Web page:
Applying Corruption Opportunity Test

Defining Most Likely Areas of Corruption

Developing Audit Plan

Chapter Five: Criteria for Corruption Auditing 

Audit Criteria for Procurement

Procurement of Goods and Services

Procurement of Short Term Consultancy Services

Procurement of Consultancy Services for Regular Appointment

Procurement of Space on Lease

Audit Criteria for Good Governance

Audit Criteria for Public Performance Reporting

Audit Criteria for Human Resource Management

Code of Conduct   

Recruitment

Promotion

Transfer

Foreign Training and Posting

Financial Disclosures

Salaries and Pensions

Protection of Whistleblowers, Witnesses and Experts

Chapter Six: Building Inventory of Corruption Opportunities

Indicators of Corruption: General Administration

Indicators of Corruption: Procurement

Indicators of Corruption: Capital Works

Indicators of Corruption: Human Resource Management

Indicators of Corruption: Privatization

Indicators of Corruption: Ministry of Finance

Indicators of Corruption: Government Audit Departments

Indicators of Corruption: Revenue Collecting Departments

Indicators of Corruption: Judiciary

Indicators of Corruption: Education

Chapter Seven: Applying the Corruption Opportunity Test

Developing the Corruption Opportunity Test

Corruption Opportunity Test Exercise

Illustration: Applying COT to Procurement Function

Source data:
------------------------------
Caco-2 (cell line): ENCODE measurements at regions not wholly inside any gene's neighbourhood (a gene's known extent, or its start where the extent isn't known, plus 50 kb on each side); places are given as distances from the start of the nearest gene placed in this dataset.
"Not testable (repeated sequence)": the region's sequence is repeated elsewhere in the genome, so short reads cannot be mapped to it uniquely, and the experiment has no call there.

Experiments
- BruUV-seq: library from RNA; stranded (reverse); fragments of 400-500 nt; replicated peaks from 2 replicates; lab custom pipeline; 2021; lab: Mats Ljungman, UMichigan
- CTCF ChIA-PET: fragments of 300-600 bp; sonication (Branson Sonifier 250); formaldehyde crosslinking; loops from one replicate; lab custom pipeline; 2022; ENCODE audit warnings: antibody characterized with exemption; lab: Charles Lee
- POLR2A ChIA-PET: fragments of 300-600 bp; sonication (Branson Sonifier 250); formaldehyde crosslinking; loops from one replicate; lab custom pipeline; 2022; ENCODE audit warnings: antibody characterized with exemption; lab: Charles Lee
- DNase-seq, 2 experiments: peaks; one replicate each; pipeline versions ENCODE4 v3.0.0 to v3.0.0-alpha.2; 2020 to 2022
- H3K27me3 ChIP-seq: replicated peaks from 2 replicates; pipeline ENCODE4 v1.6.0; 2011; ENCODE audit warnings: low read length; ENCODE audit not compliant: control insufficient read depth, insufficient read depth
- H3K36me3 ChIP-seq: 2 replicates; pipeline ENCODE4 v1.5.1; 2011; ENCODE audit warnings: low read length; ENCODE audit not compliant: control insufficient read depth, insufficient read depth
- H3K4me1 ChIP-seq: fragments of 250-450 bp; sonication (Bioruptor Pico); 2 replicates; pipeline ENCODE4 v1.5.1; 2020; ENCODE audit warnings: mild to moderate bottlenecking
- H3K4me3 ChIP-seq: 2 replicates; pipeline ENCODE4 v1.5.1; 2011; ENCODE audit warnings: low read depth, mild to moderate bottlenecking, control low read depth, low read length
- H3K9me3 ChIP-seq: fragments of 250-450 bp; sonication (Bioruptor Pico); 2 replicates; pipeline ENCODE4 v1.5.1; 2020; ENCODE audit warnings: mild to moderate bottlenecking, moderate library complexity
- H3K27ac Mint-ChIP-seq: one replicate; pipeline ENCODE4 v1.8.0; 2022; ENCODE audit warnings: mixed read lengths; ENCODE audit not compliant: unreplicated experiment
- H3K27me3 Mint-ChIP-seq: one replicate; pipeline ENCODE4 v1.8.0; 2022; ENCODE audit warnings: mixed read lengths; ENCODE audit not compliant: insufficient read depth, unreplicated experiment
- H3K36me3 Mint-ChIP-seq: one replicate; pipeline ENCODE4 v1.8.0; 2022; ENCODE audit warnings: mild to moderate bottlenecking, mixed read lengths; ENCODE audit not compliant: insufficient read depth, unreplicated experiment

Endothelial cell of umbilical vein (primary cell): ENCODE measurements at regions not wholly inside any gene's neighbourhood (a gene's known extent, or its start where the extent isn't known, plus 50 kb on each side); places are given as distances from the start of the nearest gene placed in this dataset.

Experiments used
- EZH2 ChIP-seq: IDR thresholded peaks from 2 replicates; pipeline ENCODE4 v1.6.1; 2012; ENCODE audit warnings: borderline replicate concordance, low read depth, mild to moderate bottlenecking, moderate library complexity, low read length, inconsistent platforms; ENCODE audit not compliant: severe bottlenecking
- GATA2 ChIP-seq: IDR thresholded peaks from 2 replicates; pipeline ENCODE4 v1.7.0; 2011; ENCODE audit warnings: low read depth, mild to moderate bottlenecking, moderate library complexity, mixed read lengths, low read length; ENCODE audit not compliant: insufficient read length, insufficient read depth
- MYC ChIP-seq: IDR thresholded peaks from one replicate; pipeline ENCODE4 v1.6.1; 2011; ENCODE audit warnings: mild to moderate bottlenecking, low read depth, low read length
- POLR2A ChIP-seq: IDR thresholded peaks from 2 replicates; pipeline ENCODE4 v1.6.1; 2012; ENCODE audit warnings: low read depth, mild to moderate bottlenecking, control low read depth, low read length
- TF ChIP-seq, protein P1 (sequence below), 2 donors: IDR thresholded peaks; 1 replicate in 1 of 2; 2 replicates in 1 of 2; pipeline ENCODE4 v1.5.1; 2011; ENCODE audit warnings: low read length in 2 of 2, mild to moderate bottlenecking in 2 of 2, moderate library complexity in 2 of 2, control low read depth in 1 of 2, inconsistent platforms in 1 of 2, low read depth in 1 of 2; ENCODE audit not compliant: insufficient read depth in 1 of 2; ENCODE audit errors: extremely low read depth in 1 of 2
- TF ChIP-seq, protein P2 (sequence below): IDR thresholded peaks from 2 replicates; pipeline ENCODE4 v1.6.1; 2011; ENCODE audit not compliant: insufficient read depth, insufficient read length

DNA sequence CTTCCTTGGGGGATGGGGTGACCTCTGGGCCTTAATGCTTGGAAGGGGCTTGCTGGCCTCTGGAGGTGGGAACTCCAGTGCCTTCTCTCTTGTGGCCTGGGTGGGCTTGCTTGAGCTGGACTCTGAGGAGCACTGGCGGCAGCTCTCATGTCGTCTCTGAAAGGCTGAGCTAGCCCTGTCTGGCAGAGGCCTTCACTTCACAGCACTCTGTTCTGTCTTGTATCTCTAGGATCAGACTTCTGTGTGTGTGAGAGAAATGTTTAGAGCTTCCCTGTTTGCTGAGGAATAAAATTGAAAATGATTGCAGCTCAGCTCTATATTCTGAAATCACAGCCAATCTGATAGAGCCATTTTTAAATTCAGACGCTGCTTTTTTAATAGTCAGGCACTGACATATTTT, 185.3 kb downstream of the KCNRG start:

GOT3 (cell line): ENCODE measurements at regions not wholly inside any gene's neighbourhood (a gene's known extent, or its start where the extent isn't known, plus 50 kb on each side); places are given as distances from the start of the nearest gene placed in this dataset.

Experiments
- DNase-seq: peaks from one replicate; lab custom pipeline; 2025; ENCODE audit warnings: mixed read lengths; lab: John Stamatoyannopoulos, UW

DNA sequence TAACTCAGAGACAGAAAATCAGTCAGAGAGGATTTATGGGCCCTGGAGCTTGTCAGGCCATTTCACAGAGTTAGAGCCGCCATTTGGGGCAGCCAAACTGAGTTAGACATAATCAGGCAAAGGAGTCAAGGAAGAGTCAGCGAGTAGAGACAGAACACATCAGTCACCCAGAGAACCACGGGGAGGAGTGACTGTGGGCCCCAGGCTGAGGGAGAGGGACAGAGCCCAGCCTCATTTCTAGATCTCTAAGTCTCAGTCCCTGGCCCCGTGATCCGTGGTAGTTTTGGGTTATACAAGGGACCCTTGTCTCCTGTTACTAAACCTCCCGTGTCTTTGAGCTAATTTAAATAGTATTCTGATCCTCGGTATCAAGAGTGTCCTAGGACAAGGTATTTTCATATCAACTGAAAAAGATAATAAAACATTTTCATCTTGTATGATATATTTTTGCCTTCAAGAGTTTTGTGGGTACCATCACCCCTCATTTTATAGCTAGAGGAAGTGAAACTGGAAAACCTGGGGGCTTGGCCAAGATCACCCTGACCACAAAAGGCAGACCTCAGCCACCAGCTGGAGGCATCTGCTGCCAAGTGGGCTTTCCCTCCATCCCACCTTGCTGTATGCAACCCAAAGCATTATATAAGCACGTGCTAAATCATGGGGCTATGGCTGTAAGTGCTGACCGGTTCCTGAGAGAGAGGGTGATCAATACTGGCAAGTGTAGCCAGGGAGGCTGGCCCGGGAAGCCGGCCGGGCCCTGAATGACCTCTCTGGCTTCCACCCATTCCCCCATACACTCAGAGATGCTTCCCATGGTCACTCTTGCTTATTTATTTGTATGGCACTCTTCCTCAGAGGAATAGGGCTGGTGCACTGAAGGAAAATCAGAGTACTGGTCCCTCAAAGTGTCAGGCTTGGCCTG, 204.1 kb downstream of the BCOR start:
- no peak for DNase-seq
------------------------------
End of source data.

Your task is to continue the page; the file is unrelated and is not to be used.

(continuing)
Chapter Eight: Executing Corruption Audit

Audit Program

Confirming the Understanding

Client or Public Surveys

Employee Surveys

Designing Client or Public Surveys

Some Tips for Executing Corruption Audit

Chapter Nine: Using performance audit as a Tool of Corruption Audit

Indicators of Corruption Highlighted By Performance Audit

Preventive Role of Performance Auditing

Limitations of the Performance Auditor

Chapter Ten: Reporting Results of Corruption Audit

Possible Recommendations

General Administration

Procurement

Capital Construction Works

Human Resource Management

Privatization

Ministry of Finance

Government Audit Departments

Income Tax, Customs, Land Revenue and Other Revenue Collecting Departments

Judiciary

Education

Chapter Eleven: Strengthening Supreme Audit Institutes

                    The Current State of SAIs

                    Proposed Action

Annex-I: INCOSAI Recommendations on Prevention and Detection of Fraud and Corruption

Annex-II: Information to be Called from Candidates at the Time of Recruitment

Annex-III: Checklist for Verifying Antecedents of Candidates for Employment

Bibliography of 65 References used in This Publication